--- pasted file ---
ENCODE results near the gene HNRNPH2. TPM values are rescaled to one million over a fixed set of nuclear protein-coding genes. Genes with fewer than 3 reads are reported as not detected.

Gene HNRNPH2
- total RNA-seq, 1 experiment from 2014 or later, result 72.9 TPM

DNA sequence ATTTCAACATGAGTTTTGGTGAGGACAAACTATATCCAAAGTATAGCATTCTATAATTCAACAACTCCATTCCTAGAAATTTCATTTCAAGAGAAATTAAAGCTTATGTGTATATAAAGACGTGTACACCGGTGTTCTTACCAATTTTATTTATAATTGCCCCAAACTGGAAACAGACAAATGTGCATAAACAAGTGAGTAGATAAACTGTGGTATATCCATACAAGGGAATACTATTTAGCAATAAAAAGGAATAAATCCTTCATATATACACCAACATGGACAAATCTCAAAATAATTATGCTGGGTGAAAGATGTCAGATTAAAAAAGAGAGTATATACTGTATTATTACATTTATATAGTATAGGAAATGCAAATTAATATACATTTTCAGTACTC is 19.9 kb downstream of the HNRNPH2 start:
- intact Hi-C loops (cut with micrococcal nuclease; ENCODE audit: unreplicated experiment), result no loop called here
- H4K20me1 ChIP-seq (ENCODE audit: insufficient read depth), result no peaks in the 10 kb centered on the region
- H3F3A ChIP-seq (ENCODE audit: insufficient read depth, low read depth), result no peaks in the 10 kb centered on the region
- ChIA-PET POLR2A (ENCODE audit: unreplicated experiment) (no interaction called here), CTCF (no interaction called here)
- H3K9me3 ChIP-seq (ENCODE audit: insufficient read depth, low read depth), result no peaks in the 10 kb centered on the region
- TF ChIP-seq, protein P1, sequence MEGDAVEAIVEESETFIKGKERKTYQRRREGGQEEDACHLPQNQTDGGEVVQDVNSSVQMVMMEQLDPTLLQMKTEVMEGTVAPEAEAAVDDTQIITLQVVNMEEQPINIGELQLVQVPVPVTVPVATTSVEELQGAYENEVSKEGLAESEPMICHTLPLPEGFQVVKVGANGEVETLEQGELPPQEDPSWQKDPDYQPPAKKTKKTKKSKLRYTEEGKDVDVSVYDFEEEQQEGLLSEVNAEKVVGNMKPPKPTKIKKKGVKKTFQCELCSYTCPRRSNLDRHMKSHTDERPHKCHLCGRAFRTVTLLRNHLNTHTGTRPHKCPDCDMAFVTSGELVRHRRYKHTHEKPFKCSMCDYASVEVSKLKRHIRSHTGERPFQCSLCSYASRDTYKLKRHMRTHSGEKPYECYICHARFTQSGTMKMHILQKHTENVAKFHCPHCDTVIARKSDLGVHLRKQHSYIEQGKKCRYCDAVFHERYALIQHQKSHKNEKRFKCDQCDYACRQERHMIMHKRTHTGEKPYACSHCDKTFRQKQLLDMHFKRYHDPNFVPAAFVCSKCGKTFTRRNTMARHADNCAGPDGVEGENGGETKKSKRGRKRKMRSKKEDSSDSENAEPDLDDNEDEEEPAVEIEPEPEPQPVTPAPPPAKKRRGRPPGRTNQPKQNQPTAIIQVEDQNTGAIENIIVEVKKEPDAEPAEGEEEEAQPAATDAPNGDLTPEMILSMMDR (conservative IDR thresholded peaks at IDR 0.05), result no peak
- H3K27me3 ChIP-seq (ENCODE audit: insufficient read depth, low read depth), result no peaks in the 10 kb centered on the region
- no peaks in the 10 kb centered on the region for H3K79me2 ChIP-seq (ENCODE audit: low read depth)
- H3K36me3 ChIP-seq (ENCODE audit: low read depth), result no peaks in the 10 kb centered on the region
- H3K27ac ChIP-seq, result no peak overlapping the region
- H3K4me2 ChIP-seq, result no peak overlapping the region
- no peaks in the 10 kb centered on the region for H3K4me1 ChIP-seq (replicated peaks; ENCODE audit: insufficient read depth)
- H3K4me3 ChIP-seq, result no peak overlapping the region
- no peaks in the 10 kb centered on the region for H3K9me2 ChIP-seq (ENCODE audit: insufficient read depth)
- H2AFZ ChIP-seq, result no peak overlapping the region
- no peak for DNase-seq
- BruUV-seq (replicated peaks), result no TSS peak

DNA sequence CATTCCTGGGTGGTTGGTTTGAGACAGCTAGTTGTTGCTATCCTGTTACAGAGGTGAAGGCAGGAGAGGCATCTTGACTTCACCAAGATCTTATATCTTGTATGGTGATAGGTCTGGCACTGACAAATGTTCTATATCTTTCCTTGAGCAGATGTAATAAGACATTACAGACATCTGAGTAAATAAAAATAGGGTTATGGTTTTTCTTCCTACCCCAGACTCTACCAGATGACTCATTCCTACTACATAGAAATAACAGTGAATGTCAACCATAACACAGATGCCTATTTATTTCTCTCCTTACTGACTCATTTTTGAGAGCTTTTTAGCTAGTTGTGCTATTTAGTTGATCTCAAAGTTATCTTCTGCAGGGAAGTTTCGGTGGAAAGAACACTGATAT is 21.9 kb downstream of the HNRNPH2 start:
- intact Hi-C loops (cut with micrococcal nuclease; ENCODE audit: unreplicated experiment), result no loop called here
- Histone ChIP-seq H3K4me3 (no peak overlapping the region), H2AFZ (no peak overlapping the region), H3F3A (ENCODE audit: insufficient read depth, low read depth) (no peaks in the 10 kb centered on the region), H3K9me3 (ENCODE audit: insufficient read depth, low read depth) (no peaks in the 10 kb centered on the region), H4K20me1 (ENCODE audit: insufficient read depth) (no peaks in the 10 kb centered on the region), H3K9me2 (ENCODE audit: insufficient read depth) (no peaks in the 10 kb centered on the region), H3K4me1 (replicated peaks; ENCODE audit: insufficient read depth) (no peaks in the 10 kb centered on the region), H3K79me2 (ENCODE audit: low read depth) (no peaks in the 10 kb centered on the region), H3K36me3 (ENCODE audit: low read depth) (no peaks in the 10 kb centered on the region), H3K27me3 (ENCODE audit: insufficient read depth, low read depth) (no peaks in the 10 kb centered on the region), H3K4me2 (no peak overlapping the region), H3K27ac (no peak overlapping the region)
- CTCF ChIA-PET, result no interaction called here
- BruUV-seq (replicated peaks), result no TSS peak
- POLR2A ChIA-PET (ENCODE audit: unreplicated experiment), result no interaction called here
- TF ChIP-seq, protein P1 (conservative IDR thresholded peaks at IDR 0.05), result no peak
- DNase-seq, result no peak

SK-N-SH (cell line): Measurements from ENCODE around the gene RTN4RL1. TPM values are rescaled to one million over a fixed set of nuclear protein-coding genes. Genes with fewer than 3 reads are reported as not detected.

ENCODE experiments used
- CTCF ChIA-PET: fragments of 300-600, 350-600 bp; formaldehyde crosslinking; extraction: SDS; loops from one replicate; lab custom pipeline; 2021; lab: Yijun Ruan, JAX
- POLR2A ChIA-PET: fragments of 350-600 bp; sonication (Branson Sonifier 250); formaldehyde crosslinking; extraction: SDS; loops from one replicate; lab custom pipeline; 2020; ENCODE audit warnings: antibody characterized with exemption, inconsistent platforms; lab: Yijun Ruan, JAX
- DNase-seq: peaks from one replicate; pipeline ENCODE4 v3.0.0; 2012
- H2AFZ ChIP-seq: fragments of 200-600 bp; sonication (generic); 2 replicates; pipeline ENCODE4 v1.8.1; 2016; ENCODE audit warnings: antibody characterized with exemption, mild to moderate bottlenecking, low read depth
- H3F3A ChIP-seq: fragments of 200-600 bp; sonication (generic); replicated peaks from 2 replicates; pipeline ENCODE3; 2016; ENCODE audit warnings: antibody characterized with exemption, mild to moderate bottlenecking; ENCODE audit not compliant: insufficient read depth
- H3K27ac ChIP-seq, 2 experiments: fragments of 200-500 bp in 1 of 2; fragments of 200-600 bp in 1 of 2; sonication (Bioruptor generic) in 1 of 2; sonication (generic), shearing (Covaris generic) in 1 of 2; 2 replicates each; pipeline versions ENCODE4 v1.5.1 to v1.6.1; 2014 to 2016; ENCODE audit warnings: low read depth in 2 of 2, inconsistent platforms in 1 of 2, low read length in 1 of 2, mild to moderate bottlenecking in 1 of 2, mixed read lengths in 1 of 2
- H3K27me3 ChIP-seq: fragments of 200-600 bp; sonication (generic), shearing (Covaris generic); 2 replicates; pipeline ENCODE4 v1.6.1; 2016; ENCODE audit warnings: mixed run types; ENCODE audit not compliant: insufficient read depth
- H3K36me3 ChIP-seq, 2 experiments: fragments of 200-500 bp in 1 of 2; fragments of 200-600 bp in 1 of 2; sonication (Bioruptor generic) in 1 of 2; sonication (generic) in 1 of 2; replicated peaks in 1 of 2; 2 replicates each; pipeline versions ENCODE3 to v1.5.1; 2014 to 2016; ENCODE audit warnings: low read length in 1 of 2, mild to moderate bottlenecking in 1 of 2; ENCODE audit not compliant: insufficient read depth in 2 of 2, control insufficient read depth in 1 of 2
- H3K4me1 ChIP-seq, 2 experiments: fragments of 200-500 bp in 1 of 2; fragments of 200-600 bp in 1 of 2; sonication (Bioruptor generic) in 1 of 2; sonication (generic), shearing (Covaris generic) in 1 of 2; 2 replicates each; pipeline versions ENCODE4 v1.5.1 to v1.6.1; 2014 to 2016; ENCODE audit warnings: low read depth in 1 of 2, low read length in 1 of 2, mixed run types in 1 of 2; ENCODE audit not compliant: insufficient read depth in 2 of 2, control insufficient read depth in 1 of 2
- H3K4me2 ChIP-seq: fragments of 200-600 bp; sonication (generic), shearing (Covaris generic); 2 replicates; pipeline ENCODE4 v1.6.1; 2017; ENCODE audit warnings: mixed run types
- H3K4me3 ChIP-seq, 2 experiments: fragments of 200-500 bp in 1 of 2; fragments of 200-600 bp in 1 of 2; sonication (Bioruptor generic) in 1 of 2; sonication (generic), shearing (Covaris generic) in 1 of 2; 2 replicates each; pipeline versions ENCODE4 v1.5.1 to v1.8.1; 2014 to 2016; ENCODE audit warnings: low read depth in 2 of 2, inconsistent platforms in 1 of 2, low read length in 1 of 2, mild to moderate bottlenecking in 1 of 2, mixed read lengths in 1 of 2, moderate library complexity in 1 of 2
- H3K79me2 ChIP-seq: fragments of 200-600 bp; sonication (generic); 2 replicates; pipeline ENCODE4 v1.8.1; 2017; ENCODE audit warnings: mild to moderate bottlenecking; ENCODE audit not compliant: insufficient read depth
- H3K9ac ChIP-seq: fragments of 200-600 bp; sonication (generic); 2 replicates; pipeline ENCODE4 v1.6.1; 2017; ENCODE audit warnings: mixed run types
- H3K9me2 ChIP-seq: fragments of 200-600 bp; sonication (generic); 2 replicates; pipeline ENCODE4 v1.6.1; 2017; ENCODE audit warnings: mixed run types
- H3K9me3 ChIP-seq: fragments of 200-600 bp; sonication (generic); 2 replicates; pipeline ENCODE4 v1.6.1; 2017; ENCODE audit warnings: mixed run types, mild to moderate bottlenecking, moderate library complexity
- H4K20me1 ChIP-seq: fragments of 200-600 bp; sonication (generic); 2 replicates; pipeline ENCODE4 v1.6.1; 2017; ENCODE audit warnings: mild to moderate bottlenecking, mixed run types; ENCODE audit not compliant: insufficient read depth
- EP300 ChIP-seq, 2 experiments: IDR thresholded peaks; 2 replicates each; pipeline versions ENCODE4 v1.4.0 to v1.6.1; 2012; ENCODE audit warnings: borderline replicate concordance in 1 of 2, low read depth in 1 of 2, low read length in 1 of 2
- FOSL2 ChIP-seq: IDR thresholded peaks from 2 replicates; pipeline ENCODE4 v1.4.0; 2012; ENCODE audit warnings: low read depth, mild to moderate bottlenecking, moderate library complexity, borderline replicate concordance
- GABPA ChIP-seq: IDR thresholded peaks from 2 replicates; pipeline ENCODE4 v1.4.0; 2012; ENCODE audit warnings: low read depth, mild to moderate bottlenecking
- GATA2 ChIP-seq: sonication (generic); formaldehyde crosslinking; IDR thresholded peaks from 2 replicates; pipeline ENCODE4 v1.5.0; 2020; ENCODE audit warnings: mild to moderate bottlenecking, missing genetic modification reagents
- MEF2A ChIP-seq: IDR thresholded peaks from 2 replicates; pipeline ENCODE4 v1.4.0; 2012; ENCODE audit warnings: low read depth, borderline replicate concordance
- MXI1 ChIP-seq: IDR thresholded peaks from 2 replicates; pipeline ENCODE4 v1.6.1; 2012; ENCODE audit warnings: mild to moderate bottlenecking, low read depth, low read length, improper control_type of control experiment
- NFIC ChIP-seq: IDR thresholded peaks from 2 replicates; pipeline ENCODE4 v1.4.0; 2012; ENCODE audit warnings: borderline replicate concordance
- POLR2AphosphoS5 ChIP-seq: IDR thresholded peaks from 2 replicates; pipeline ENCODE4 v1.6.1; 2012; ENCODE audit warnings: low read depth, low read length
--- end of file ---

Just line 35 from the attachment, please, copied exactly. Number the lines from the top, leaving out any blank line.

- H2AFZ ChIP-seq: fragments of 200-600 bp; sonication (generic); 2 replicates; pipeline ENCODE4 v1.8.1; 2016; ENCODE audit warnings: antibody characterized with exemption, mild to moderate bottlenecking, low read depth